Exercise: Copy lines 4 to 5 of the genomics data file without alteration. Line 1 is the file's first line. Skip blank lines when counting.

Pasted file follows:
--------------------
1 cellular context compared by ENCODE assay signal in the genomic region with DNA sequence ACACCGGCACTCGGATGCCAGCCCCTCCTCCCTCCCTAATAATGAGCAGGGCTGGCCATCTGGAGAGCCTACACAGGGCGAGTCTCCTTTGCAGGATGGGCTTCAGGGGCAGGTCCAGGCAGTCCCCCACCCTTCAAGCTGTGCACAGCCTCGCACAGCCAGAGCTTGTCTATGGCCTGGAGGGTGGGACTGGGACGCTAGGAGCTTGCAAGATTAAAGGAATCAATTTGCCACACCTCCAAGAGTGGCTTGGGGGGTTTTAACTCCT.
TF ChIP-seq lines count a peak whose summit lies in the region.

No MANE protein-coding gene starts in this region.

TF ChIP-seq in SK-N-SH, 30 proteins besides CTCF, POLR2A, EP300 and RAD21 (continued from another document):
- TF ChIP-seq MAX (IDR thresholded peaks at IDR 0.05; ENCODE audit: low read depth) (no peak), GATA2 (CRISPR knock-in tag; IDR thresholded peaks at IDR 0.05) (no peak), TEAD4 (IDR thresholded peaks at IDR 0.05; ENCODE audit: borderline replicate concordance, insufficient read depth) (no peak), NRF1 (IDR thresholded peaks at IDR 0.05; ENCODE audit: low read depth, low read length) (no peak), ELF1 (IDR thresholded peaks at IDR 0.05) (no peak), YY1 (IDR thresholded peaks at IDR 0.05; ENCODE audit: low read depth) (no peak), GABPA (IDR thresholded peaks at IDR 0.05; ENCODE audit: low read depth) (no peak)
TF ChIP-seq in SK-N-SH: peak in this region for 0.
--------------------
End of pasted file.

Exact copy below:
TF ChIP-seq in SK-N-SH, 30 proteins besides CTCF, POLR2A, EP300 and RAD21 (continued from another document):
- TF ChIP-seq MAX (IDR thresholded peaks at IDR 0.05; ENCODE audit: low read depth) (no peak), GATA2 (CRISPR knock-in tag; IDR thresholded peaks at IDR 0.05) (no peak), TEAD4 (IDR thresholded peaks at IDR 0.05; ENCODE audit: borderline replicate concordance, insufficient read depth) (no peak), NRF1 (IDR thresholded peaks at IDR 0.05; ENCODE audit: low read depth, low read length) (no peak), ELF1 (IDR thresholded peaks at IDR 0.05) (no peak), YY1 (IDR thresholded peaks at IDR 0.05; ENCODE audit: low read depth) (no peak), GABPA (IDR thresholded peaks at IDR 0.05; ENCODE audit: low read depth) (no peak)